Both birds were catatonic with exhaustion and fear. They would have perished within a day by starvation or predation.

Callander and Brooklyn became our 751st and 752nd rescues. They were both severely emaciated, feathers threadbare and filthy, nails an inch long and their legs ravaged by scaly leg mites, all signs of a filthy housing. Wherever they came from, they were lucky to leave it behind.


Cal developed severe, painful frostbite on both feet. Over the course of the next several months, he required complete amputation of both feet.  All of our most recent rescues have lost toes, limbs, combs and wattles to frostbite. Backyard shelters are rarely insulated or adequately heated. Below 32 degrees, birds are uncomfortable and cannot maintain body temperature. Below 15 degrees, frostbite begins, and hypothermia increases.  With support, love and the best veterinary care, Cal adapted to walking and running on his stumps. He and Brooklyn are now beloved members of our permanent flock.



In late October, 2012, we received reports from a St. Paul resident who witnessed Jessamine's plight from her window and provided photographs and details to us and to the authorities.

She writes: "I have a Chicken next door... Poor thing lives in hell!"

* A bungee cord is tied around her leg to a fence adjacent to a yard with dogs, she has no shelter from the cold wind and rain.

* There are nine unsupervised children in the yard, a 4 year old had the chicken and "was about to throw it over the fence at my dogs." This same child too a stick and started whipping her as hard as he could! He then picked her up by the foot while she was still tied up and "squeezed the crap out of her.” Then started running away with her! “I thought he was going to pull her leg off." A couple minutes later, he ran cross the yard and kicked her like he was kicking a field goal. And then kicked her again.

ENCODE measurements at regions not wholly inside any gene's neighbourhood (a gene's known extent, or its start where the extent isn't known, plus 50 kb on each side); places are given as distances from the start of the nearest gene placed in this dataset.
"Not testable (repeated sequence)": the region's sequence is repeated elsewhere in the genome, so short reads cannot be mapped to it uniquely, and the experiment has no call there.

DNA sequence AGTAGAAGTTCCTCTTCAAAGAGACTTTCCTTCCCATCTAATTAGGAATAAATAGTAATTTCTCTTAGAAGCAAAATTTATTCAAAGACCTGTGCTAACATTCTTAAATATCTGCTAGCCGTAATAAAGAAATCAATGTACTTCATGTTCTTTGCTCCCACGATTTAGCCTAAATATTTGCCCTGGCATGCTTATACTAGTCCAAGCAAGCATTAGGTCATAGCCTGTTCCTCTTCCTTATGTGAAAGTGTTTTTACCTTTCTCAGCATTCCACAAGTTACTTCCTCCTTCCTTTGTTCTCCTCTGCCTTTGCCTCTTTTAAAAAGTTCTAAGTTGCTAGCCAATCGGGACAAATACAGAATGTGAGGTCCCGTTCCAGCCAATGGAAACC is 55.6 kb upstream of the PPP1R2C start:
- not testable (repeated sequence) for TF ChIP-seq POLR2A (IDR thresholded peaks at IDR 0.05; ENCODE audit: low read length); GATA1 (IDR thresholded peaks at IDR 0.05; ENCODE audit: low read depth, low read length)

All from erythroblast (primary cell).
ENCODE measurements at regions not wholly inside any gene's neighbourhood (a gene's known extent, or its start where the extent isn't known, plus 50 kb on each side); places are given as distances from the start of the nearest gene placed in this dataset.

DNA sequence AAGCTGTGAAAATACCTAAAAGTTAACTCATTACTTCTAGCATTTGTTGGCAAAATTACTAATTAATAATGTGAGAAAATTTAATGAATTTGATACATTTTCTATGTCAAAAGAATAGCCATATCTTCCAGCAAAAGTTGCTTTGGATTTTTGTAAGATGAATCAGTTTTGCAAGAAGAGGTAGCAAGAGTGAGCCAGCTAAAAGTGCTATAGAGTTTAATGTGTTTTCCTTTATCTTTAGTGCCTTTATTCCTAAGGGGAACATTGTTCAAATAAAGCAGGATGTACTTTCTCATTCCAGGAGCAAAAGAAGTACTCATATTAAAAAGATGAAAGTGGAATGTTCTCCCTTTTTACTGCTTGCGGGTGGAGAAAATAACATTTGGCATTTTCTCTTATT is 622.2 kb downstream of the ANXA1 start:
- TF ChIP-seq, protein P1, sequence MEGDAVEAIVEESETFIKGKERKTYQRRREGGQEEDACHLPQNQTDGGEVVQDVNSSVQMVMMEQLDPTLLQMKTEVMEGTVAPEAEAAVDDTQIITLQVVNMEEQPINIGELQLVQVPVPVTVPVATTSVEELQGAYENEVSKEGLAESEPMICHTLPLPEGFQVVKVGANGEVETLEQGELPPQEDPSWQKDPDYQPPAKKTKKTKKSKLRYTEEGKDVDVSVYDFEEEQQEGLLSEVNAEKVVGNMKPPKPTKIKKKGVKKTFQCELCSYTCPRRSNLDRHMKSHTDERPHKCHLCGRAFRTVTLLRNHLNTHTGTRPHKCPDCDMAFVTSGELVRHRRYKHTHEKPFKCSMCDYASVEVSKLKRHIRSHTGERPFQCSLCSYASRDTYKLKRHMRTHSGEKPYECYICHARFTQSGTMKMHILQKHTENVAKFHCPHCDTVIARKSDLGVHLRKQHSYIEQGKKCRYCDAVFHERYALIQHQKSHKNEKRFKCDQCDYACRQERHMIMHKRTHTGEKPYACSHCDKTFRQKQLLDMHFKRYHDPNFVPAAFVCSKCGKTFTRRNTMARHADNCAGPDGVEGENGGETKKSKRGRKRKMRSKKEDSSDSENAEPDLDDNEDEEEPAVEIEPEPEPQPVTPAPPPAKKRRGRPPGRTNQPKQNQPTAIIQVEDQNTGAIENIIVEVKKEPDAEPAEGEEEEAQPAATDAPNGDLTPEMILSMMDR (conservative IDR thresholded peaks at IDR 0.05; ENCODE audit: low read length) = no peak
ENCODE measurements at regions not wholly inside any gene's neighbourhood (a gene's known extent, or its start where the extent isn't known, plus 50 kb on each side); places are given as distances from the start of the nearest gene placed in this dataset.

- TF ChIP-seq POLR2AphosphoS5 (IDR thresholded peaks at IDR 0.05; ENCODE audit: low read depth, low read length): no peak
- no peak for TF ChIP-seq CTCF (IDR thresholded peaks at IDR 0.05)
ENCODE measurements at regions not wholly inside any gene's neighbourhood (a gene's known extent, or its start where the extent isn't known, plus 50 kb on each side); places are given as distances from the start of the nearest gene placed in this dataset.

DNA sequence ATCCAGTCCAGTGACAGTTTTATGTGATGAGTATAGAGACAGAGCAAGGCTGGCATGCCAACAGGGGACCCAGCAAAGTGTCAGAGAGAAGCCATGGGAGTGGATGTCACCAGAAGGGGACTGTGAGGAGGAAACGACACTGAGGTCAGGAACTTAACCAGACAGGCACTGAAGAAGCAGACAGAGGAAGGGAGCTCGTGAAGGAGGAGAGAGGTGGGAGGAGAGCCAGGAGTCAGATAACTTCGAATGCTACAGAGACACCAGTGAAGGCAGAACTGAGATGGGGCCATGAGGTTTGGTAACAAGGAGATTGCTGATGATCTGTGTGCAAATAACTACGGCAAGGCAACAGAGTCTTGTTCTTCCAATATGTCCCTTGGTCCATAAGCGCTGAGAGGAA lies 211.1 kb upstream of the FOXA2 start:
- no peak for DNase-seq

*They keep the chicken tied up most of the time now on such a short little rope in the corner of the yard. Just noticed that the dog dug a little hole under the fence that chicken stuck its little head through, I hope it doesn't get it's head bit off.

We forwarded this report to authorized humane investigators and St. Paul Animal Control. Only after many complaints and 4 days later, did Animal Control visit the address. No adults were present at the address to speak with the agent, so Jesamine was left there.

It took many more complaints to prompt a follow up visit. A resident at the address informed Animal Control Officer (ACO) that they planned to kill the bird the next weekend. Despite eyewitness account and photographs of cruelty and lack of shelter and the address did not have a permit to keep chickens, ACO left Jessamine there. Humane investigators decided that Jessamine would be considered "livestock," so anti-cruelty laws did not apply. Case closed.

CRR visited the address and bought Jessamine from the resident who was happy for the money and offered to kill her for us. We left with Jessamine safely in my arms as our 852nd rescue.  Her crop was bulging with raw rice, her only food. Jessamine's condition was documented by our veterinarian and ex-rays were taken that indicated possible broken ribs and dislocated femur.